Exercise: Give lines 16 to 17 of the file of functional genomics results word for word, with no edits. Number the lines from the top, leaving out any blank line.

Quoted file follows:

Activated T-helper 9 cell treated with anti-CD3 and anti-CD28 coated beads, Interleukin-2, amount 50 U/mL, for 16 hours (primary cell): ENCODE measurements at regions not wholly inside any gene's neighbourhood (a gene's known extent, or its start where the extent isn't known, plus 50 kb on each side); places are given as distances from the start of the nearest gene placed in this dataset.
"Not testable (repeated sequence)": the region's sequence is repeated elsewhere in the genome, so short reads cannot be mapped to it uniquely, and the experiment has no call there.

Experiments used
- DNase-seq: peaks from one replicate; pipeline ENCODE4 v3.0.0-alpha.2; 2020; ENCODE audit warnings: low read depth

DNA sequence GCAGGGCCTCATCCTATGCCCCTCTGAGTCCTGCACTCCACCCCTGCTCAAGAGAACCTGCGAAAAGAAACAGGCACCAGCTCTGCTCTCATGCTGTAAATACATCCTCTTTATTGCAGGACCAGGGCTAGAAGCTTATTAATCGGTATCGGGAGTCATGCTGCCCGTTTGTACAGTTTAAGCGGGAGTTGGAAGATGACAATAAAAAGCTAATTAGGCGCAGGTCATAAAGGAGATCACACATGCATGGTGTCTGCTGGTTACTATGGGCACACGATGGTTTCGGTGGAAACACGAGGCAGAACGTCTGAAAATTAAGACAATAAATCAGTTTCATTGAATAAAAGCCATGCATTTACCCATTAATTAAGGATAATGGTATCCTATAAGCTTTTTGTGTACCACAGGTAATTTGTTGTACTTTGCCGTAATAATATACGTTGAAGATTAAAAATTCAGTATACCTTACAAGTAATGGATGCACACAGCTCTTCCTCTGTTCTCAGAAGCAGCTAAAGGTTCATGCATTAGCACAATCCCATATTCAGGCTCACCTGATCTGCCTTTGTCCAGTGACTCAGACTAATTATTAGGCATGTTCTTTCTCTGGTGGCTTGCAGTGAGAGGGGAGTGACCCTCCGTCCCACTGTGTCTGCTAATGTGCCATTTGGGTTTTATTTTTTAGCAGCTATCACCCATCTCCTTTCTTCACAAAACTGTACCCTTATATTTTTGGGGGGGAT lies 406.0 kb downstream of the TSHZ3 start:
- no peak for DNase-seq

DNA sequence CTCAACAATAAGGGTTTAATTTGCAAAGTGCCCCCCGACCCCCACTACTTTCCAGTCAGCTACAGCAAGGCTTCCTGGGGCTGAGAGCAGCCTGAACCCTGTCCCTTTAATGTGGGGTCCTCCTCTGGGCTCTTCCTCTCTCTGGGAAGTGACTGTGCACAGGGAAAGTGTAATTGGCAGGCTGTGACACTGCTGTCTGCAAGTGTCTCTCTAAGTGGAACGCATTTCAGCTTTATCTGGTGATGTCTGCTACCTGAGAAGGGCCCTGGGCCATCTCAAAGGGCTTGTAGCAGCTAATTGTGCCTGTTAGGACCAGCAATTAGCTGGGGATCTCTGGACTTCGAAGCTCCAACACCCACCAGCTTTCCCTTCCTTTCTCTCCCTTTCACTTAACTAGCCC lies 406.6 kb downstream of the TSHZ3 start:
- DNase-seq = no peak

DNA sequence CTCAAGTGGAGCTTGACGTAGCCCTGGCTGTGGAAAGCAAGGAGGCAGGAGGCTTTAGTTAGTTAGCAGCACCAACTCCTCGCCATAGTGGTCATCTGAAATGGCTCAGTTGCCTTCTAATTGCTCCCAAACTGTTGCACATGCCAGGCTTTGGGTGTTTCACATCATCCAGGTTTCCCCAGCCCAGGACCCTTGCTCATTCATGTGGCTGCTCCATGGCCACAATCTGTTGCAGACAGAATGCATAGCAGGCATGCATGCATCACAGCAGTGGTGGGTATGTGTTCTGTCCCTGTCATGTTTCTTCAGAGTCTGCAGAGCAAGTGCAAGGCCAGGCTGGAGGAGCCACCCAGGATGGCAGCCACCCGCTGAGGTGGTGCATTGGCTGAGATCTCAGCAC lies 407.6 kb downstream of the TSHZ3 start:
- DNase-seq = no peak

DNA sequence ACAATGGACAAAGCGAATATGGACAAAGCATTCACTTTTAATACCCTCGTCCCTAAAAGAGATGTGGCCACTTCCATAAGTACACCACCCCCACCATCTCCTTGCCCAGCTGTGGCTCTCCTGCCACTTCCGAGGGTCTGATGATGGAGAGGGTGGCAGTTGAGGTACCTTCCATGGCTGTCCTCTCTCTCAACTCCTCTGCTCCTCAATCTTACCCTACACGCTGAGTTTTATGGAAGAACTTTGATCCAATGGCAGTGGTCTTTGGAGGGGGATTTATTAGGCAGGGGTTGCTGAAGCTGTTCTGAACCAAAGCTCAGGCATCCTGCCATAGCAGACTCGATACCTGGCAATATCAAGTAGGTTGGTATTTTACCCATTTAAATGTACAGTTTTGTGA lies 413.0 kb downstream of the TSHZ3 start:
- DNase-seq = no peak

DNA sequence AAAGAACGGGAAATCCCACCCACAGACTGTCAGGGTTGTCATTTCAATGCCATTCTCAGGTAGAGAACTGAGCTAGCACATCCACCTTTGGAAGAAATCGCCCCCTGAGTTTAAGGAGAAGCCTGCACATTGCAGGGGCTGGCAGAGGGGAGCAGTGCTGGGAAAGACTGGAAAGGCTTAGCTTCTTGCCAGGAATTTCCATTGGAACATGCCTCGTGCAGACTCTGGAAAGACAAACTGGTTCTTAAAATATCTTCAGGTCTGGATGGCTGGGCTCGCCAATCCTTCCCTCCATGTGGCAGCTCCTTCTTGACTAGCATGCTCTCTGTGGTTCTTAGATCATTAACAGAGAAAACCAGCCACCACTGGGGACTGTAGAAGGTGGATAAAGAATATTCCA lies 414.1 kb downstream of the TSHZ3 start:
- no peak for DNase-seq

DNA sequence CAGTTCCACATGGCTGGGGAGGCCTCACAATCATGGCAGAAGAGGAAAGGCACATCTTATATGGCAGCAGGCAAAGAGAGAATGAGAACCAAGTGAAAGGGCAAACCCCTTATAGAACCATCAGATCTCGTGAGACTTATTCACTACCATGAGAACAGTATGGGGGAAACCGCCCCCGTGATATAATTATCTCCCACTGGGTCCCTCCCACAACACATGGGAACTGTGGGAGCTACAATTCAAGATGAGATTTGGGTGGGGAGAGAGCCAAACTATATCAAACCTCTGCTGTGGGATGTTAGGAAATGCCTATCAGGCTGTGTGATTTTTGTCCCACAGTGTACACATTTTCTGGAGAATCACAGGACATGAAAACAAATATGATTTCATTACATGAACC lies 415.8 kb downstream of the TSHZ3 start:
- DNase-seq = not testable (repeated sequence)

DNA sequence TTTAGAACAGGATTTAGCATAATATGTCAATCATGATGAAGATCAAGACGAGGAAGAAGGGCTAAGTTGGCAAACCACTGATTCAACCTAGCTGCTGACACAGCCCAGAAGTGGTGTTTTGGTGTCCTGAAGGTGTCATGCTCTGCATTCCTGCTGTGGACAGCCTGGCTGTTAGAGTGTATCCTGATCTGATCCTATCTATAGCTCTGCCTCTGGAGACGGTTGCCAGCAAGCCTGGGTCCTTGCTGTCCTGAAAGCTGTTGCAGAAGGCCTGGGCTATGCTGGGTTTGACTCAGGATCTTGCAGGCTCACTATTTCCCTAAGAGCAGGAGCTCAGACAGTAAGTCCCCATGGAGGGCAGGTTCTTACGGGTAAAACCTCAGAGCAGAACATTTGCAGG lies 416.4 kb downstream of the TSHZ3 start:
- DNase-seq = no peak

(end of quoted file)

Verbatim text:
- DNase-seq = not testable (repeated sequence)

DNA sequence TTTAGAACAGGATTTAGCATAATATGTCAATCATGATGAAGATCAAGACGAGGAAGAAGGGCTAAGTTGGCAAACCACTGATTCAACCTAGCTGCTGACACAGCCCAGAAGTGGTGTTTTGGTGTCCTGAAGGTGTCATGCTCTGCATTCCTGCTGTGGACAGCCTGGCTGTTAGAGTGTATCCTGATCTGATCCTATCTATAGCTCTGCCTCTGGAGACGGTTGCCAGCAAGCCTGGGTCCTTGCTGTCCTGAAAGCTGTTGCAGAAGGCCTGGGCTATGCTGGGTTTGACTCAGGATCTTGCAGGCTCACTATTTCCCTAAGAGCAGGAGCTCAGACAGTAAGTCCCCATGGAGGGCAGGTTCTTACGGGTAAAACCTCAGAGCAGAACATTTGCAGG lies 416.4 kb downstream of the TSHZ3 start: